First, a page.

I’ve written in the past about how “people power” and the so-called information age is spreading awareness about environmental problems in China. Protests against highly polluting factories opening in neighborhoods where they clearly aren’t wanted, court cases against chemical firms for contaminating local waterways and social media shaming have all been used as ways to curb the seemingly unstoppable industrialization of the country. Of course most successful protests have been anecdotal. China is still racing headlong into a cloud of smog.

According to some, China needs political change and a proper enforcement of pollution regulations.

Gina McCarthy, administrator of the U.S. Environmental Protection Agency recently visited China and had this to say prior to her trip (via National Geographic):

We know public outcry in the 1950s and the 1960s led to significant change. China also is facing significant public outcry . . . The good news is we have been there before. We know the technologies that are available, and we know what planning can do. We think they can learn lessons from us and leap frog, and do it in a way that they can continue to build a clean energy economy.

A US factory in 1970. Pic: Marc St. Gil / EPA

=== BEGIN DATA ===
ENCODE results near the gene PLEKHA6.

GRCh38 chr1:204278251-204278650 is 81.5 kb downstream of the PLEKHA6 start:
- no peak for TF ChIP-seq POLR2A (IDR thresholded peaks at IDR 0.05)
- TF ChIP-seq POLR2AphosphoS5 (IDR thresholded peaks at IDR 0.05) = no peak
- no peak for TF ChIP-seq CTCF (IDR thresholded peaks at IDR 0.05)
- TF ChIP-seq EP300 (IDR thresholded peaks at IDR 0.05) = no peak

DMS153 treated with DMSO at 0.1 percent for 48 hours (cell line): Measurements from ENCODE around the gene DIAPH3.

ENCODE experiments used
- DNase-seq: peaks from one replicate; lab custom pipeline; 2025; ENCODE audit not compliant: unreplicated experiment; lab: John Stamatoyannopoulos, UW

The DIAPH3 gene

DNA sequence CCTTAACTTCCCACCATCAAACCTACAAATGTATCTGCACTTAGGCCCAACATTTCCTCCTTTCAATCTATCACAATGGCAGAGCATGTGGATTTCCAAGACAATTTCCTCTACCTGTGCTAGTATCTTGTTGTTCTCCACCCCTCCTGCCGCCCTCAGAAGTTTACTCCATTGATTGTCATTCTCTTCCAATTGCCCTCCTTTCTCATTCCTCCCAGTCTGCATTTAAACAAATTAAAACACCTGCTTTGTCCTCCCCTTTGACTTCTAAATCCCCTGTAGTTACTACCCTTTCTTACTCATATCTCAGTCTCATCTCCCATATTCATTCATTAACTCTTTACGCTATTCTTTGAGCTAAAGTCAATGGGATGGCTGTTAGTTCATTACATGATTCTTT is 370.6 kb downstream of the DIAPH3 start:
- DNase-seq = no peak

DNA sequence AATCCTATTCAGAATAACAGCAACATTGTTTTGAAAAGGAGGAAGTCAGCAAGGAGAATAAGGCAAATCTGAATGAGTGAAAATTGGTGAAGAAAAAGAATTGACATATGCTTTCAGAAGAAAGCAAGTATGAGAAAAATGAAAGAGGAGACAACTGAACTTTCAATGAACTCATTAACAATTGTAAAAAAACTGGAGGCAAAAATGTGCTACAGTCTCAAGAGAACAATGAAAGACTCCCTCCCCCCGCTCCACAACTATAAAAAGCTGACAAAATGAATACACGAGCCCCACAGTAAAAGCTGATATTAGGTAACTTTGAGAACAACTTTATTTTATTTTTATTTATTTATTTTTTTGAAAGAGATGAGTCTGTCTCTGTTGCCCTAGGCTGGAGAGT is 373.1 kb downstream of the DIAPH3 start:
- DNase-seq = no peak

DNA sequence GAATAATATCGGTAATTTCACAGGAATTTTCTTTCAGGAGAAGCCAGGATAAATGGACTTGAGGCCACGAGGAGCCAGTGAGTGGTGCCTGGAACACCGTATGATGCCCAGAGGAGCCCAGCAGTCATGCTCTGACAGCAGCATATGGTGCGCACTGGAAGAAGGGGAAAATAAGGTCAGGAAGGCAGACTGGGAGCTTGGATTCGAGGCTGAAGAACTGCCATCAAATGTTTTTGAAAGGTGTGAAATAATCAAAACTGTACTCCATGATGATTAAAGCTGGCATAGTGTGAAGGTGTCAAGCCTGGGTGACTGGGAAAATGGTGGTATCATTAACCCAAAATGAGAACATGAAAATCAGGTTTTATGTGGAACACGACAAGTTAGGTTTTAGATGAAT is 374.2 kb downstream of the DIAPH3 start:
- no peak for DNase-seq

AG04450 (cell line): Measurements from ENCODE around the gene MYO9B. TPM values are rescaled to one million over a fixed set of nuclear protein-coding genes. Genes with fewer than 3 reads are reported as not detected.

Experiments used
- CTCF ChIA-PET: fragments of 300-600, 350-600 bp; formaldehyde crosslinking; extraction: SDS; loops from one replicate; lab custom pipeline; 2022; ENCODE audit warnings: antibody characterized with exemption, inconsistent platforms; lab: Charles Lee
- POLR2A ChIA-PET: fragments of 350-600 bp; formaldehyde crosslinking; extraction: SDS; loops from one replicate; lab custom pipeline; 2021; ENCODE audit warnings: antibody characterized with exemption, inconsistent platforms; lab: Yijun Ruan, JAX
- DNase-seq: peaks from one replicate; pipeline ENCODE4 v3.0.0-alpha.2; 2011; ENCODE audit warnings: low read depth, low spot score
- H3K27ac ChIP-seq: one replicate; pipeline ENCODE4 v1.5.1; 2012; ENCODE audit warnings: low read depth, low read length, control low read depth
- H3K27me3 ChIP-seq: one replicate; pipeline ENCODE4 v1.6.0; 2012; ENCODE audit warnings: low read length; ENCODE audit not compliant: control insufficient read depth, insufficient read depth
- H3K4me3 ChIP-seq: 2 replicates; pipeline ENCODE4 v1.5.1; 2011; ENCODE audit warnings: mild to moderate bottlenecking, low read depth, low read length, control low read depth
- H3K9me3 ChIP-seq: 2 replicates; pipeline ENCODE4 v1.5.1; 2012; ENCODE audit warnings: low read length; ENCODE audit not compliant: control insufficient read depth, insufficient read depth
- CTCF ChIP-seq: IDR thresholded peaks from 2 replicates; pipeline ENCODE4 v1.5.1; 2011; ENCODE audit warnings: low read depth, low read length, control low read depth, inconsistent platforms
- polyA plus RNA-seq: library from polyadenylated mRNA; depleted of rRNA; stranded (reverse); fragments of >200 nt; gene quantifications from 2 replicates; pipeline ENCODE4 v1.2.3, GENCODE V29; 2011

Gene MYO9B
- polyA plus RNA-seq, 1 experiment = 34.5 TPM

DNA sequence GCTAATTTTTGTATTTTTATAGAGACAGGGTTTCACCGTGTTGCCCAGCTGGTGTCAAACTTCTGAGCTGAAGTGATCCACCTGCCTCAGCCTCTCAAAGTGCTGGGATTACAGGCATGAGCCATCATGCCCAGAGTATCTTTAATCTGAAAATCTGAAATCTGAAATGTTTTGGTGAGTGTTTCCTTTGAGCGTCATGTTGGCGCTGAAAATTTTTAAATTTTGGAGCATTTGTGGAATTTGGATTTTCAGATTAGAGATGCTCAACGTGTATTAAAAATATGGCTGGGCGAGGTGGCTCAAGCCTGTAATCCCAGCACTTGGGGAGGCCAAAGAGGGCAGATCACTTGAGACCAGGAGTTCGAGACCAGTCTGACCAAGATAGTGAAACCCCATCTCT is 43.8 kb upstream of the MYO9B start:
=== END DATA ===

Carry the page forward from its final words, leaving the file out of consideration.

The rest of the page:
What McCarthy is referring to is the hazardous air quality in Beijing, Shanghai and other industrial cities. Urban air pollution in China is at dangerous levels calculated to be 24 times higher than limits recommended by the World Health Organization. In the US, the creation of McCarthy’s EPA was the result of public outcry about similar pollution in the 1950s and ’60s, but the agency wasn’t actually formed until 1970. Furthermore, US industry (and therefore by proxy the US government) is actively campaigning against environmental regulations in China by protesting Chinese government subsidies in the renewable energy sector.

Then there’s another dirty secret: the mass exportation of petcoke from the US to China.

From Businessweek:

Petcoke is a solid fossil fuel derived from the oil refinery coking process, and it’s burned in much the same way as coal. But its toll on both the local environment and global climate change is much greater. Burning petcoke releases about 10 percent more carbon dioxide than burning coal (to generate the same amount of energy). And unrefined petcoke contains 50 percent to 300 percent more sulphur by volume than coal. Sulphur emissions contribute to PM 2.5 and other forms of air pollution that jeopardize human health.

To give some idea of how much of this ultra-dirty fuel the US is selling to China here are some figures: In 2008 the US sold nearly 2 million barrels of petcoke to China. In 2012 it sold 24 million and 28.5 million in the first two quarters of this year.

In case you haven’t guessed, whether it’s solar panels or dirty petcoke, the goal is making more money and not helping people or the environment – both are sacrificed by either country. 

State media in China has even made claims about the “positive” side effects of the thick smog blanketing the nation. Apparently it improves people’s sense of humor and prevents guided missile attacks. Because China is constantly being attacked by guided missiles. The articles have since been removed and even mocked by other state media. Hmm… maybe they were right about the humor part. Now what about those humorous mixed messages being sent to China by the US?

Beijing sun peaks through the smog. Pic: Morten Johs